Plot of the absolute value of the fourth order elliptic rational function with ξ=1.4. Since the function is symmetric, it is seen that there are four zeroes and four poles. Note again that between the zeroes, the function rises to a value of 1 and between the poles, the function drops to the value of the discrimination factor Ln
Plot of the effect of the selectivity factor ξ. The fourth order elliptic rational function is shown with values of ξ varying from nearly unity to infinity. The black curve, corresponding to ξ=∞ is the Chebyshev polynomial of order 4. The closer the selectivity factor is to unity, the steeper will be the slope at in the transition region between x=1 and x=ξ.

### The canonical properties

• ${\displaystyle R_{n}^{2}(\xi ,x)\leq 1}$ for ${\displaystyle |x|\leq 1\,}$
• ${\displaystyle R_{n}^{2}(\xi ,x)=1}$ at ${\displaystyle |x|=1\,}$
• ${\displaystyle R_{n}^{2}(\xi ,-x)=R_{n}^{2}(\xi ,x)}$
• ${\displaystyle R_{n}^{2}(\xi ,x)>1}$ for ${\displaystyle x>1\,}$
• The slope at x=1 is as large as possible
• The slope at x=1 is larger than the corresponding slope of the Chebyshev polynomial of the same order.

The only rational function satisfying the above properties is the elliptic rational function (Lutovac 2001, § 13.2). The following properties are derived:

### Normalization

The elliptic rational function is normalized to unity at x=1:

${\displaystyle R_{n}(\xi ,1)=1\,}$

### Nesting property

The nesting property is written:

${\displaystyle R_{m}(R_{n}(\xi ,\xi ),R_{n}(\xi ,x))=R_{m\cdot n}(\xi ,x)\,}$

This is a very important property:

• If ${\displaystyle R_{n}}$ is known for all prime n, then nesting property gives ${\displaystyle R_{n}}$ for all n. In particular, since ${\displaystyle R_{2}}$ and ${\displaystyle R_{3}}$ can be expressed in closed form without explicit use of the Jacobi elliptic functions, then all ${\displaystyle R_{n}}$ for n of the form ${\displaystyle n=2^{a}3^{b}}$ can be so expressed.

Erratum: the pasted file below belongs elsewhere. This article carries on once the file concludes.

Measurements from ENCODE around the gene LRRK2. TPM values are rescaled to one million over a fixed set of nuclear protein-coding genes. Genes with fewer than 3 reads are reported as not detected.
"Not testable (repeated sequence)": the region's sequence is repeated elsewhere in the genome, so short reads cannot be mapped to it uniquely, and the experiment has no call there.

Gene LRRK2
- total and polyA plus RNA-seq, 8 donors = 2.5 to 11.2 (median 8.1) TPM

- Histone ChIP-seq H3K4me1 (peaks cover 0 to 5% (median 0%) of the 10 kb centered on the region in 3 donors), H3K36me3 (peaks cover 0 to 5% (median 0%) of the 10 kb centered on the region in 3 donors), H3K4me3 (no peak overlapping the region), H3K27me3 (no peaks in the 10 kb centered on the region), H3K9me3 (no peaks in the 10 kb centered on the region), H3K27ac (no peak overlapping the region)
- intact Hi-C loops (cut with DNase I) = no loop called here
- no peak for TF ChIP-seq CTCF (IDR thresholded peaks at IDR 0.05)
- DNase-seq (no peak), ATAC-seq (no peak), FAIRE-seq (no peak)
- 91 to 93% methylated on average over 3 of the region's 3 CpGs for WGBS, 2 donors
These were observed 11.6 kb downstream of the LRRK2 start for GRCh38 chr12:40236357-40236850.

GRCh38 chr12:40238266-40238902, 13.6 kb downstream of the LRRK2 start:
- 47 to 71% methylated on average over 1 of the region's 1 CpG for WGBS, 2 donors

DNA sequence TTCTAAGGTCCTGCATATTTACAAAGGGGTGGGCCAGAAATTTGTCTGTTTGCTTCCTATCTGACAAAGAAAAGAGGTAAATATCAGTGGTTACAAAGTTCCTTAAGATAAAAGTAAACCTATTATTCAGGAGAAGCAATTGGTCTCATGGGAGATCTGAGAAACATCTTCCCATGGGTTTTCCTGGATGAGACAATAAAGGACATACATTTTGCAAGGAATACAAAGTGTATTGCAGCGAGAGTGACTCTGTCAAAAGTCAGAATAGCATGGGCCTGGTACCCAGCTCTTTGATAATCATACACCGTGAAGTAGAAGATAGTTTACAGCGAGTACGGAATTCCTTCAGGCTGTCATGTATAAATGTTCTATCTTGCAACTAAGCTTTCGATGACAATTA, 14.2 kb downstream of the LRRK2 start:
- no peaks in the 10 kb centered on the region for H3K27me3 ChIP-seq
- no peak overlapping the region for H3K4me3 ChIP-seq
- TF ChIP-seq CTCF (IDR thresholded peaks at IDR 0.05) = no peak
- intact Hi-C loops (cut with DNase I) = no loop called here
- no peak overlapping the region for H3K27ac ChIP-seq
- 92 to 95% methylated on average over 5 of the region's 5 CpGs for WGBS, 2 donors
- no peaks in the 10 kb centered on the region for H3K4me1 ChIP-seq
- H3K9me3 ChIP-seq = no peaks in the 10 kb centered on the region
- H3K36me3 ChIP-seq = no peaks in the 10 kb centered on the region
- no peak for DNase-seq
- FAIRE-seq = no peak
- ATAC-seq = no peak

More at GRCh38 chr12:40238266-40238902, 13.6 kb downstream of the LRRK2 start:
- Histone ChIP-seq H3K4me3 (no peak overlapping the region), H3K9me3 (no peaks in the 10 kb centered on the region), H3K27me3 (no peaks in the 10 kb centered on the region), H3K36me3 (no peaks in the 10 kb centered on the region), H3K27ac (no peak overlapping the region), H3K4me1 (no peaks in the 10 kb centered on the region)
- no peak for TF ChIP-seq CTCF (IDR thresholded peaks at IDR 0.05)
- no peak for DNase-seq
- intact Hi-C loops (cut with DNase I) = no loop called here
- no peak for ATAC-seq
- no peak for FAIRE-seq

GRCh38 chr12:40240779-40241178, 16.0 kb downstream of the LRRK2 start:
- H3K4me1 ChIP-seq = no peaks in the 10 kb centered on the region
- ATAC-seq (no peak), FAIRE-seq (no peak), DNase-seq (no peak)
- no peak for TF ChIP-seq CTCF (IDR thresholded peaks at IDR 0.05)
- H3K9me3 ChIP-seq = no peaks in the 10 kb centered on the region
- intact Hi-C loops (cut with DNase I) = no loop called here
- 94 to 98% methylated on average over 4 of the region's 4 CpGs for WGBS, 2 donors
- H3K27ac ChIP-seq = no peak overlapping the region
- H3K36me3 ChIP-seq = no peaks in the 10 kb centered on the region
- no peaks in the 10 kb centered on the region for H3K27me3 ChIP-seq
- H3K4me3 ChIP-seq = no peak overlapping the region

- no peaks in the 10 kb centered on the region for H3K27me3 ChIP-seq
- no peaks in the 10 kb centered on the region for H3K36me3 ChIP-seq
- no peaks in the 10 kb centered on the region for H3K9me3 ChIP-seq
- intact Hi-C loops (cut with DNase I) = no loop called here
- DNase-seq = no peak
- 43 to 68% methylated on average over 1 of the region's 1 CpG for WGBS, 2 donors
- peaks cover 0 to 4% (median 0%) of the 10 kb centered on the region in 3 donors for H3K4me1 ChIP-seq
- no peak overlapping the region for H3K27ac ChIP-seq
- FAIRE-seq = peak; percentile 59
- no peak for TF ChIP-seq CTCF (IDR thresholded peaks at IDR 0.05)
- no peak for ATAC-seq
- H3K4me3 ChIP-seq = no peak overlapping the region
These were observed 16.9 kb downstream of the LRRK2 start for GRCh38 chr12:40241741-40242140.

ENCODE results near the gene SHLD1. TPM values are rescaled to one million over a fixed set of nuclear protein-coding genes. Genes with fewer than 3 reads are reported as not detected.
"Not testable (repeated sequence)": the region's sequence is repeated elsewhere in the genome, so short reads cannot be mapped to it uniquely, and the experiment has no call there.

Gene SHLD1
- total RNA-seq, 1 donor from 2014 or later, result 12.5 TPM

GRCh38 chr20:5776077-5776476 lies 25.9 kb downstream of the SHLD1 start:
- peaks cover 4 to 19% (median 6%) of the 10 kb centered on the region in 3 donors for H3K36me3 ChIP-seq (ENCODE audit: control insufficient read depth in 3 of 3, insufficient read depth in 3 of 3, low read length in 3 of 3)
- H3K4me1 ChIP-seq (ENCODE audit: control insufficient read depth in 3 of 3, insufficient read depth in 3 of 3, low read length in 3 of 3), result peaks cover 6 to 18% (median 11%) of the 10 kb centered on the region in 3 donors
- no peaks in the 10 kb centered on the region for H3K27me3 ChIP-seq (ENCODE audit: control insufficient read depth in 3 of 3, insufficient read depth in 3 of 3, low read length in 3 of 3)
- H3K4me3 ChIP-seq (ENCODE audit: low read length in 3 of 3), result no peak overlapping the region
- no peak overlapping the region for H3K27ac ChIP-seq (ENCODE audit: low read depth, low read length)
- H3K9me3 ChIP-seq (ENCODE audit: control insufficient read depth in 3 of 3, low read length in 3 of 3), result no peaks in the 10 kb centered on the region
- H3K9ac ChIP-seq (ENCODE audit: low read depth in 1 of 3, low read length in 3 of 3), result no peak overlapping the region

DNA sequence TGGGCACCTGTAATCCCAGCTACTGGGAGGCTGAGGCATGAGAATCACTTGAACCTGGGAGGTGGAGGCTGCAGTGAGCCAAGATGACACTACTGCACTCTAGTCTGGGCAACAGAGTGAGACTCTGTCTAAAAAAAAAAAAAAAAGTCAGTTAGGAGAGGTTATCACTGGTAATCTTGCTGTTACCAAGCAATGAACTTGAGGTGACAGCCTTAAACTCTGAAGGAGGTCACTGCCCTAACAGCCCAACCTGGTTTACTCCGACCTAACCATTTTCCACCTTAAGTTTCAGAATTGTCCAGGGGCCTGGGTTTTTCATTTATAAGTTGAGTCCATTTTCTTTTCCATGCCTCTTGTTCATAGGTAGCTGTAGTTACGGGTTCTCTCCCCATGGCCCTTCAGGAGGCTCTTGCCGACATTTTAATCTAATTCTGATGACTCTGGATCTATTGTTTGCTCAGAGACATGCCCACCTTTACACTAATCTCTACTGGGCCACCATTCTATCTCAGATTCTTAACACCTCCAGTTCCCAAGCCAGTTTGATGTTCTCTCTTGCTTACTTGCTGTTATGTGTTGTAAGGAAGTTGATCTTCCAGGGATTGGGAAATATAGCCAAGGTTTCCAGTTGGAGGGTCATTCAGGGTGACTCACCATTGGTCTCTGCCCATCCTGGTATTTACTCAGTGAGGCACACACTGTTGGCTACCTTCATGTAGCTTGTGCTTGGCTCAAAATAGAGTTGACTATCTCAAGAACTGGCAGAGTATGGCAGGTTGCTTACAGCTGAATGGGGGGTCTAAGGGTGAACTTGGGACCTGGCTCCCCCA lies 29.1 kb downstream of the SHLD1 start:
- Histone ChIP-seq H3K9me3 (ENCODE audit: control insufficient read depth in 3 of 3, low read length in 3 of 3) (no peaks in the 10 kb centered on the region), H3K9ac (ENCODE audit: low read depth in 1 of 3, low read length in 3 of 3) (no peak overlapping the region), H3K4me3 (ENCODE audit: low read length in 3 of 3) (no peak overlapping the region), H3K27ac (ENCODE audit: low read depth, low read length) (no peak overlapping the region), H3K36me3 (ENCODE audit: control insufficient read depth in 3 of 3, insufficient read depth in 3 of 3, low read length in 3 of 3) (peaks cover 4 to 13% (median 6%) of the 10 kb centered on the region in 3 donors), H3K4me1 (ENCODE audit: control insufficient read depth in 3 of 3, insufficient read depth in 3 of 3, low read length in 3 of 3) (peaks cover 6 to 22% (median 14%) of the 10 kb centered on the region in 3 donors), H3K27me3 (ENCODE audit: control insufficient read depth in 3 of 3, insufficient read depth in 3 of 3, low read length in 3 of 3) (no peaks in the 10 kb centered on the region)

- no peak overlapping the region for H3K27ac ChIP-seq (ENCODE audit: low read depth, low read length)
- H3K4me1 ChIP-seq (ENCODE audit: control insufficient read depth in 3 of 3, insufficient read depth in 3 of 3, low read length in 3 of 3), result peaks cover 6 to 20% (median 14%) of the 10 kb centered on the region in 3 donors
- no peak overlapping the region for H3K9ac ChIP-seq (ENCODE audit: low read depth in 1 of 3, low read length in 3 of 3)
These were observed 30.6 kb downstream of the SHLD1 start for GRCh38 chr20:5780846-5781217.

• It follows that if the zeroes of ${\displaystyle R_{n}}$ for prime n are known, the zeros of all ${\displaystyle R_{n}}$ can be found. Using the inversion relationship (see below), the poles can also be found.
• The nesting property implies the nesting property of the discrimination factor:
${\displaystyle L_{m\cdot n}(\xi )=L_{m}(L_{n}(\xi ))}$

### Limiting values

The elliptic rational functions are related to the Chebyshev polynomials of the first kind ${\displaystyle T_{n}(x)}$ by:

${\displaystyle \lim _{\xi =\rightarrow \,\infty }R_{n}(\xi ,x)=T_{n}(x)\,}$

### Symmetry

${\displaystyle R_{n}(\xi ,-x)=R_{n}(\xi ,x)\,}$ for n even
${\displaystyle R_{n}(\xi ,-x)=-R_{n}(\xi ,x)\,}$ for n odd

### Equiripple

${\displaystyle R_{n}(\xi ,x)}$ has equal ripple of ${\displaystyle \pm 1}$ in the interval ${\displaystyle -1\leq x\leq 1}$. By the inversion relationship (see below), it follows that ${\displaystyle 1/R_{n}(\xi ,x)}$ has equiripple in ${\displaystyle -1/\xi \leq x\leq 1/\xi }$ of ${\displaystyle \pm 1/L_{n}(\xi )}$.